Starting with Infinispan 10 Alpha2 we have introduced a number of changes to make your life with JGroups configurations a lot easier.

Default stacks

Infinispan now comes with two pre-declared stacks: tcp and udp. Using them is as simple as just referencing their names in the <transport> element.

Inline stacks

Inlining a stack means you can put the JGroups configuration inside the Infinispan one as follows:

You can use the full JGroups schema, and by using XML namespaces you get full validation.

Stack inheritance

Most of the time you want to reuse one of the pre-declared stacks but just override some of the parameters (e.g. discovery) to suit your environment. The following example creates a new tcpgossip stack which is based on the default tcp stack but replaces the discovery protocol with TCPGOSSIP:


In the above example you can see that we have enhanced the JGroups protocol declarations with two new attributes: ispn:stack.combine and ispn:stack.position which affect how and where protocol changes are applied on the parent configuration to obtain a new configuration. stack.combine can be one of COMBINE (the default, possibly overriding any specified attributes), REPLACE (which completely replaces the protocol and resets all attributes), REMOVE (removes the protocol) and INSERT_AFTER (which places this protocol in the stack immediately after the protocol specified by stack.position).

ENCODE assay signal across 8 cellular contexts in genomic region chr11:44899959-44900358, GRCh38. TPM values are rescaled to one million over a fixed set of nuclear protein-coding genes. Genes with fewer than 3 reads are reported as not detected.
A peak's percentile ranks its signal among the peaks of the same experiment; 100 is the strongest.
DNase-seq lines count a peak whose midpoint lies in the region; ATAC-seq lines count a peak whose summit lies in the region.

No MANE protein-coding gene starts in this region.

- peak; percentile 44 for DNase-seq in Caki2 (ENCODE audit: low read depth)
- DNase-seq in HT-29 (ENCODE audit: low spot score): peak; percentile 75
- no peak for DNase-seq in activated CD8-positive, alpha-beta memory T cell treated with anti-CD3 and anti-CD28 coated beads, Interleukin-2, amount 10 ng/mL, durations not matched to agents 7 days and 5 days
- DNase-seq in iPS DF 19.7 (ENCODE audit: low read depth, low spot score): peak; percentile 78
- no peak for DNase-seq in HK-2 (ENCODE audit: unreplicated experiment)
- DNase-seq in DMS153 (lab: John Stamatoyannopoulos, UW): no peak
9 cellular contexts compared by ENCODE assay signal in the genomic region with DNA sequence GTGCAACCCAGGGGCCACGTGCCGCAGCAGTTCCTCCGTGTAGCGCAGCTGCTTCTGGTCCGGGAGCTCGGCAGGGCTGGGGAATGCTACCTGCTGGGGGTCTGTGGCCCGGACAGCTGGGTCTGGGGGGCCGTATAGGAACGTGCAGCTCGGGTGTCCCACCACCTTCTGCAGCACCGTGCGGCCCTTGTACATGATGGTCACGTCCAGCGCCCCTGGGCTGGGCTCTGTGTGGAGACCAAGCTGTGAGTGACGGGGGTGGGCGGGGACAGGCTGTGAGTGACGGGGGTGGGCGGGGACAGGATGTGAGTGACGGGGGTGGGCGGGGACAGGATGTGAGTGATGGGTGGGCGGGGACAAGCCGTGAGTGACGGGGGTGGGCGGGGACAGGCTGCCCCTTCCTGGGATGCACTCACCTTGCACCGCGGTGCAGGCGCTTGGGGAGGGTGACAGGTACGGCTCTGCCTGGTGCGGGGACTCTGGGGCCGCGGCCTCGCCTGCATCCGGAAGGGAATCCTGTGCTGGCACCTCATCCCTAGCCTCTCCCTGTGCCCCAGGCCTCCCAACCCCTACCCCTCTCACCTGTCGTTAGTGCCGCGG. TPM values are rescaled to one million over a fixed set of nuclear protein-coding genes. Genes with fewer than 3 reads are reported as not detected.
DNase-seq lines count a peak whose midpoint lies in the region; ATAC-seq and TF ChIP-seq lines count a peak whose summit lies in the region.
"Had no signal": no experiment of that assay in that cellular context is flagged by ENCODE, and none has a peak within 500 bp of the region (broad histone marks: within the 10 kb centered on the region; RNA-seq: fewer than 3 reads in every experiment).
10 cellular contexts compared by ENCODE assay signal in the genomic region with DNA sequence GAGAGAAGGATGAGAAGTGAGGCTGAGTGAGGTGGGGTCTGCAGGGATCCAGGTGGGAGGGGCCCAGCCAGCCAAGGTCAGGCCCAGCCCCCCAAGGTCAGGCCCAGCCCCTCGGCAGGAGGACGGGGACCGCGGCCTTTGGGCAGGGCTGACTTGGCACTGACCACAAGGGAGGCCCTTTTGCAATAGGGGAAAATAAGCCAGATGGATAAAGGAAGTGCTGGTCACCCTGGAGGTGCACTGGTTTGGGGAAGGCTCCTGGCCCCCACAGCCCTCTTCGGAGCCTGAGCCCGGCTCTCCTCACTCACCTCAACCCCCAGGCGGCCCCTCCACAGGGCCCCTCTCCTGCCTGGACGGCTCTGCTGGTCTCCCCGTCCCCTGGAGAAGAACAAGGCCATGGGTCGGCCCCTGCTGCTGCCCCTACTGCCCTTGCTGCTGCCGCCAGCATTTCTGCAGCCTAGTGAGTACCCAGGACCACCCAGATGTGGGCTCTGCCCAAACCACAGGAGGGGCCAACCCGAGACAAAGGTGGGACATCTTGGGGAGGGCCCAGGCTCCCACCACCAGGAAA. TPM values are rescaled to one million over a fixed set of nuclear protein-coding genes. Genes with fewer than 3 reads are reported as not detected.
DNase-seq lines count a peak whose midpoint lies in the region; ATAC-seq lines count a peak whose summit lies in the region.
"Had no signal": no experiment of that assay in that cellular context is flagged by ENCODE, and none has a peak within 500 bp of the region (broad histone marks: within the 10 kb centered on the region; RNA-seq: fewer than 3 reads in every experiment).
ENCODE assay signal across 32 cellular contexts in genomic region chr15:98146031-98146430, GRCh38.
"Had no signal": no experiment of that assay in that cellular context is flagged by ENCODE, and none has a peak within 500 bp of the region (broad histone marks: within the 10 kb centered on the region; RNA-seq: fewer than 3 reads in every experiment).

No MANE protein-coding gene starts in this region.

Multiple stacks and Cross-site

The inline configuration really shows its usefulness in cross-site configurations. In fact, the JGroups stack declaration has been extended with a special element which replaces the need for a separate relay XML file and can reference other stacks just by name. The following configuration uses the default udp stack for the local cluster transport and uses the default tcp stack for connecting to a remote site:

Having the entire configuration in a single place greatly simplifies management. Of course you can combine all of the above features to obtain the configuration you need for your environment. You can find more details and examples in the documentation.
Enjoy !
Tristan

Monday, 4 March 2019

First OpenShift Operator pre-release for Infinispan is here!

Infinispan Operator is a new method of packaging, deploying and managing Infinispan clusters on OpenShift. You can think of the Infinispan Operator as the runtime that manages Infinispan clusters on OpenShift.

We've just done our first Infinispan Operator pre-release, version 0.1.0, which allows you to easily boot up an Infinispan cluster on OpenShift.

Using the operator is as simple as installing the Infinispan Operator (requires admin access) on OpenShift, and then create a YAML descriptor that defines the Infinispan cluster. The example below shows how to create a 3-node Infinispan cluster:

And then call:

$ oc apply -f example-infinispan.yaml

A more detailed tutorial on using the Infinispan Operator can be found here. We highly recommend you give it a go and let us know what you think.

Over the next few versions we'll be adding more features that make the most of the capabilities the Operator framework offers to automatically manage the health and status of running Infinispan clusters.

Please also note that as we work towards the 1.0 release, some things might change :)

Cheers
Galder